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Homework Help: A Couple Exam Review Questions

  1. Apr 13, 2009 #1
    Ok, I'm reviewing for my exam and I'm having issues with a few of the answers they have given... Let me know what you think. This practice exam seems a little iffy to me.... There seem to be mistakes in it all over. One question asked the angular momentum of the earth and said the answer was just 2/5MR^2 (no omega), which is just one half of the angular momentum, the rotational inertia.... I'm supposed to be helping a bunch of guys out preparing for this test too, so any help is greatly appreciated. Anyway...

    First problem.
    1. The problem statement, all variables and given/known data
    Initially a hydrogen atom is in its ground state . An electron with kinetic energy
    10.6 eV collides with the atom and excites it. What is the remaining kinetic energy of the
    A. 13.6 eV
    B. 23.9 eV
    C. 3.0 eV
    D. 0.6 eV
    E. 0.4 eV

    2. Relevant equations
    -13.6/n^2 eV
    Ground = -13.6 eV
    n1 = -3.4 eV
    n2 = -1.51 eV

    3. The attempt at a solution
    So the electron would try to raise the energy state from the ground to the first energy state... correct (won't reach farther ones)? So -13.6/4 - (-13.6/1) = 10.2 eV, which leaves 0.4 eV left over for the electron as far as i can see, but the answer is supposed to be D - 0.6 eV

    Never mind the second problem. We've been working with bike tires which are just MR^2, but I guess they wanted us to use a disk, 1/2MR^2, for this one. So I figured it out, there's just the first one now.

    Thanks again for any help.
    Last edited: Apr 13, 2009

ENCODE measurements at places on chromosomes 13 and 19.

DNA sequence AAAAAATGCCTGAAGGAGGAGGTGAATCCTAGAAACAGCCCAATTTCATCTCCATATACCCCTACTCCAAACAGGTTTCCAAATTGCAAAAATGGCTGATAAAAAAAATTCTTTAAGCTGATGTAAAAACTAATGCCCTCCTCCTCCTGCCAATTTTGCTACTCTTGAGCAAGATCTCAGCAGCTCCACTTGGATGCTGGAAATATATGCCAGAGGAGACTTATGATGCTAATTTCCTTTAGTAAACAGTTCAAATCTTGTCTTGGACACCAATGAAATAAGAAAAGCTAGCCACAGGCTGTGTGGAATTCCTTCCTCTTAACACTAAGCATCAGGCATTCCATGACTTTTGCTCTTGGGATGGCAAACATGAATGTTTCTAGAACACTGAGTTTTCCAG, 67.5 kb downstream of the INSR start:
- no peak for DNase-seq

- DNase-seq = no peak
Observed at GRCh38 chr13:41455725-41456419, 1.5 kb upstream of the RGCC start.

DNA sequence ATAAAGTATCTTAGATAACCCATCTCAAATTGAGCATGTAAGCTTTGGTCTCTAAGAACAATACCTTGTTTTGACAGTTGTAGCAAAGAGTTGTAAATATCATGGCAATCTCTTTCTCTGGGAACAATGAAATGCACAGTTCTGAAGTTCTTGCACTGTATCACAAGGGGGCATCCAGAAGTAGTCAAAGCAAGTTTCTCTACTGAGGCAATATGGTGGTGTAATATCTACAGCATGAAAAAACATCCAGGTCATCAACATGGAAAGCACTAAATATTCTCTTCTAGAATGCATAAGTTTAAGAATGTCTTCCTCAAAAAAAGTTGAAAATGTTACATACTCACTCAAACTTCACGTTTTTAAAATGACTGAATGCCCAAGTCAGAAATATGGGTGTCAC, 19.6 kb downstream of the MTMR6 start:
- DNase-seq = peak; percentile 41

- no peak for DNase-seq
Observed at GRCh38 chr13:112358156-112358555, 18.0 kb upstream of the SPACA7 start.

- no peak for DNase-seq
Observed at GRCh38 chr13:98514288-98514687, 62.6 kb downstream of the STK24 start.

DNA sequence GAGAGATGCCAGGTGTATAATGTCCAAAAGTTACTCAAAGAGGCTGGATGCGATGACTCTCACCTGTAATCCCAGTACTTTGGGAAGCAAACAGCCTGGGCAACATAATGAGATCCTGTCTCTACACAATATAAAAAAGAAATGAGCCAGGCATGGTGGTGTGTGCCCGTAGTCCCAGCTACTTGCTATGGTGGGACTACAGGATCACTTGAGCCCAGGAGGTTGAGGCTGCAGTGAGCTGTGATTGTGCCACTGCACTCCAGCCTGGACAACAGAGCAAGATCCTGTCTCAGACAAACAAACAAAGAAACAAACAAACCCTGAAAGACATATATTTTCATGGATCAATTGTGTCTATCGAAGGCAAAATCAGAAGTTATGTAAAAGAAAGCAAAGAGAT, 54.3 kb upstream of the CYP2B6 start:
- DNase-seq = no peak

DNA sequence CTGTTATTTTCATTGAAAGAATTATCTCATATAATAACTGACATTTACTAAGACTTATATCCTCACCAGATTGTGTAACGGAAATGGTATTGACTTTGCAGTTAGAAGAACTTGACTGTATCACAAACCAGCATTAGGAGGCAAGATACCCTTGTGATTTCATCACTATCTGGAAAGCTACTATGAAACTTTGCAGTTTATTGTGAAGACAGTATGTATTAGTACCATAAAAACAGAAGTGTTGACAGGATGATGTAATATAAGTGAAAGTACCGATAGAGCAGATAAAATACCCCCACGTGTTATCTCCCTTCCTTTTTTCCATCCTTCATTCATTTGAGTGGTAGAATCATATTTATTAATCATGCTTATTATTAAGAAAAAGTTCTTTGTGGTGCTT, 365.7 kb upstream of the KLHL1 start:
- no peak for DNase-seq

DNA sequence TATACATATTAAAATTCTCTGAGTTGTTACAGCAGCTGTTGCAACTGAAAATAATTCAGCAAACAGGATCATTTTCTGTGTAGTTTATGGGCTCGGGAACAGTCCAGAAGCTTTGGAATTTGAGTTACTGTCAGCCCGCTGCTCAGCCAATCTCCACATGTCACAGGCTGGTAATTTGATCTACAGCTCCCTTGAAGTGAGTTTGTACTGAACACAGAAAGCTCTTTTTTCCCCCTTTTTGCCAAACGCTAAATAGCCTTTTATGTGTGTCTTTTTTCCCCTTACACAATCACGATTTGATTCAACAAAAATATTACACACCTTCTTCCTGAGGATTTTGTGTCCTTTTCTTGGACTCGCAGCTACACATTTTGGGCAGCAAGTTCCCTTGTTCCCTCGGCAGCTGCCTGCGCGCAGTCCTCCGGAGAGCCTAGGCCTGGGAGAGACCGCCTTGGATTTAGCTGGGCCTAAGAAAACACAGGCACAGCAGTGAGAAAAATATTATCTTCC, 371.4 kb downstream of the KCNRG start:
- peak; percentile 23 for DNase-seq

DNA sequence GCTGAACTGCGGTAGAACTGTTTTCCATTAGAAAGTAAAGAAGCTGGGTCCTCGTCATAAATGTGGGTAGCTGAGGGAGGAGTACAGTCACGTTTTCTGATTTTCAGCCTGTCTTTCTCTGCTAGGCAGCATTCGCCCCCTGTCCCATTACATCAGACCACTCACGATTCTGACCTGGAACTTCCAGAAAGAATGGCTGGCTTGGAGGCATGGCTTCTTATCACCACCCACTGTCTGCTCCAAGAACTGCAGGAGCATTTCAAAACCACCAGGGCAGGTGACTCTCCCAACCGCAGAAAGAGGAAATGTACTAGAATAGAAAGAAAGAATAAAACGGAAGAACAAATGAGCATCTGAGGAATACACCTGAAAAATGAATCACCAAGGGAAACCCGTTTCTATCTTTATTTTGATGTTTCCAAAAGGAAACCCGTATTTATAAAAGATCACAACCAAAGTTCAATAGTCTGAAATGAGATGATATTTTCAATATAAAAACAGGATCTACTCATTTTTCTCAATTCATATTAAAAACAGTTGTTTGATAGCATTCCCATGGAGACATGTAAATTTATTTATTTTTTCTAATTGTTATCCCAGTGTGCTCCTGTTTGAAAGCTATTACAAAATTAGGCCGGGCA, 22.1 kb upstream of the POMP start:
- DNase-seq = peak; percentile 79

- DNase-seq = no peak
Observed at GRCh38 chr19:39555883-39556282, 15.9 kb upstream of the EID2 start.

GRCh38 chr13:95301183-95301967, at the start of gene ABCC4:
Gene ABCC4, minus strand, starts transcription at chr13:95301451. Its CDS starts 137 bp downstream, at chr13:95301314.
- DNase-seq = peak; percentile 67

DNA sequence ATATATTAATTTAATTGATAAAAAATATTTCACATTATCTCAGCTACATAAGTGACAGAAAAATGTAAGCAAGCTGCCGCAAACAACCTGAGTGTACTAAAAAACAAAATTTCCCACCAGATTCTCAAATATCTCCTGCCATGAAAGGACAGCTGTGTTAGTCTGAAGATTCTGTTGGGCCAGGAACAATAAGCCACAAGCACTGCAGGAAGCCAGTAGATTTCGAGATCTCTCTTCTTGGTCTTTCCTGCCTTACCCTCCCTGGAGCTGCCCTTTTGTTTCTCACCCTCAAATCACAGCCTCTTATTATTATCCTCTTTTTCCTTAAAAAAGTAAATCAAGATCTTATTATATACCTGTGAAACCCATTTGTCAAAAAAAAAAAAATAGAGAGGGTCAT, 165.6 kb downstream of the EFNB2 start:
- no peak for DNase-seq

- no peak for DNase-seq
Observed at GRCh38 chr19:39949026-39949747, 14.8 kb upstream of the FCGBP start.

2. jcsd
  3. Apr 13, 2009 #2
    Think about conservation of total energy of the entire system. That's always a winner.
    E(atom initial) + E(electron initial) = E(atom final) + E(electron final)

    You know three of these. You are given the first two and you are correct as to the final state of the atom. Just solve for the electron's final energy. Keep track of negative signs!
  4. Apr 13, 2009 #3
    Also, by "second problem" do you mean the one about the earth? If so the earth is (almost) a solid sphere which has a different moment of inertia than a disc.
  5. Apr 13, 2009 #4
    Hmmm.... that messes with my head a little bit. I must be tired... haha. I thought that's what I did, but not so simple looking. Strange. Ok, that works, thanks :).

    Edit: Actually, now that I do it again..... -13.6 + 10.6 + 3.4 = .4 What's going on?

    No, I actually was talking about a second one i had that i erased, just in case someone saw it and was going to answer it. The Earth one doesn't make sense though either. They ask for angular momentum of it, and the correct answer (according to them) is actually the rotational inertia of it, calculated directly from 2/5MR^2. So unless I'm REALLY dumb tonight they made a mistake.

    Oh well, thanks for the help. I definitely just need to remember to write everything out. Especially when I'm tired... haha
  6. Apr 13, 2009 #5
    well, you're right about the electron problem. 0.4 is the correct answer.

    I'd use the practice exam to help you know WHAT to study but I wouldn't trust it for the answers.
  7. Apr 14, 2009 #6
    Yep, that's what I'm doing. They had two wrong answers on the first practice exam too.... i wonder who solves them... People would be better off with me doing it... haha.

    Thanks for your help.
  8. Apr 14, 2009 #7
    Ha, I told my professor about those two problems, turns out they were both wrong and he went and changed the answers (or in the case of the earth question, the question itself) so that they were right. That's the second time I've done that in this class this year. There are 1400 students in the class. Does no one else care enough to go to the professor and ask about it? Or do they just go with the wrong answer and assume they don't know what's going on? haha
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